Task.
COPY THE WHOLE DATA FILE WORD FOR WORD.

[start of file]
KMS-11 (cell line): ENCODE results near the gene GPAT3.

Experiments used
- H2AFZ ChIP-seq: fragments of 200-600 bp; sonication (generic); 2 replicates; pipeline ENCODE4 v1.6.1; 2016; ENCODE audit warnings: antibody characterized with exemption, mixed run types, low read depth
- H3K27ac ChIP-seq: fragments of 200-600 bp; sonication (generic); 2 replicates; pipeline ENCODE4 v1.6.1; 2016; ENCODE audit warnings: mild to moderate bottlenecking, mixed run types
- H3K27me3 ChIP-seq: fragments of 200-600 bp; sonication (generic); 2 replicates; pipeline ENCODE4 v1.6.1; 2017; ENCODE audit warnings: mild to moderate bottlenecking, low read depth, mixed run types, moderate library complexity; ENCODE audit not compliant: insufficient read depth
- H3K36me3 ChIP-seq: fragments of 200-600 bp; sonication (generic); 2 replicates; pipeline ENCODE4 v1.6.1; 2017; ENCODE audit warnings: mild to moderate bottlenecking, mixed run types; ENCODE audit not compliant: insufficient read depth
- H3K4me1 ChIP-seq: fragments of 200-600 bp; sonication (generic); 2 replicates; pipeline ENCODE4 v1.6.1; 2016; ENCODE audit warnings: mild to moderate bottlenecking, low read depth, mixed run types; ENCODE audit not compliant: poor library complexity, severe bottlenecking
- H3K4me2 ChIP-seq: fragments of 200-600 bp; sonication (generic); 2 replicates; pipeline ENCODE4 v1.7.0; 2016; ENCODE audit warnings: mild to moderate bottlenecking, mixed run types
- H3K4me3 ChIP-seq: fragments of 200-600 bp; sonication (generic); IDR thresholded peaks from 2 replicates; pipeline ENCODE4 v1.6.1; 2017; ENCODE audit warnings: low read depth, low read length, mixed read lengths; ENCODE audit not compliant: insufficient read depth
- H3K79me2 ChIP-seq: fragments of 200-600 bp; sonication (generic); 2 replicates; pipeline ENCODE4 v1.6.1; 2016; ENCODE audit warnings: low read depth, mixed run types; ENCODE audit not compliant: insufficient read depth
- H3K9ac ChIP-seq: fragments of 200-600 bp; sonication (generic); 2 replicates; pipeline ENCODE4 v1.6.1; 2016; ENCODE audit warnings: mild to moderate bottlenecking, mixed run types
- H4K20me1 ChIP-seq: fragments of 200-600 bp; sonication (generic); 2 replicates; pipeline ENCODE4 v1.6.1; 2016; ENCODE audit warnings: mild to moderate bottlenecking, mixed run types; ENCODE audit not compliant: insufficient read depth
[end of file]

KMS-11 (cell line): ENCODE results near the gene GPAT3.

Experiments used
- H2AFZ ChIP-seq: fragments of 200-600 bp; sonication (generic); 2 replicates; pipeline ENCODE4 v1.6.1; 2016; ENCODE audit warnings: antibody characterized with exemption, mixed run types, low read depth
- H3K27ac ChIP-seq: fragments of 200-600 bp; sonication (generic); 2 replicates; pipeline ENCODE4 v1.6.1; 2016; ENCODE audit warnings: mild to moderate bottlenecking, mixed run types
- H3K27me3 ChIP-seq: fragments of 200-600 bp; sonication (generic); 2 replicates; pipeline ENCODE4 v1.6.1; 2017; ENCODE audit warnings: mild to moderate bottlenecking, low read depth, mixed run types, moderate library complexity; ENCODE audit not compliant: insufficient read depth
- H3K36me3 ChIP-seq: fragments of 200-600 bp; sonication (generic); 2 replicates; pipeline ENCODE4 v1.6.1; 2017; ENCODE audit warnings: mild to moderate bottlenecking, mixed run types; ENCODE audit not compliant: insufficient read depth
- H3K4me1 ChIP-seq: fragments of 200-600 bp; sonication (generic); 2 replicates; pipeline ENCODE4 v1.6.1; 2016; ENCODE audit warnings: mild to moderate bottlenecking, low read depth, mixed run types; ENCODE audit not compliant: poor library complexity, severe bottlenecking
- H3K4me2 ChIP-seq: fragments of 200-600 bp; sonication (generic); 2 replicates; pipeline ENCODE4 v1.7.0; 2016; ENCODE audit warnings: mild to moderate bottlenecking, mixed run types
- H3K4me3 ChIP-seq: fragments of 200-600 bp; sonication (generic); IDR thresholded peaks from 2 replicates; pipeline ENCODE4 v1.6.1; 2017; ENCODE audit warnings: low read depth, low read length, mixed read lengths; ENCODE audit not compliant: insufficient read depth
- H3K79me2 ChIP-seq: fragments of 200-600 bp; sonication (generic); 2 replicates; pipeline ENCODE4 v1.6.1; 2016; ENCODE audit warnings: low read depth, mixed run types; ENCODE audit not compliant: insufficient read depth
- H3K9ac ChIP-seq: fragments of 200-600 bp; sonication (generic); 2 replicates; pipeline ENCODE4 v1.6.1; 2016; ENCODE audit warnings: mild to moderate bottlenecking, mixed run types
- H4K20me1 ChIP-seq: fragments of 200-600 bp; sonication (generic); 2 replicates; pipeline ENCODE4 v1.6.1; 2016; ENCODE audit warnings: mild to moderate bottlenecking, mixed run types; ENCODE audit not compliant: insufficient read depth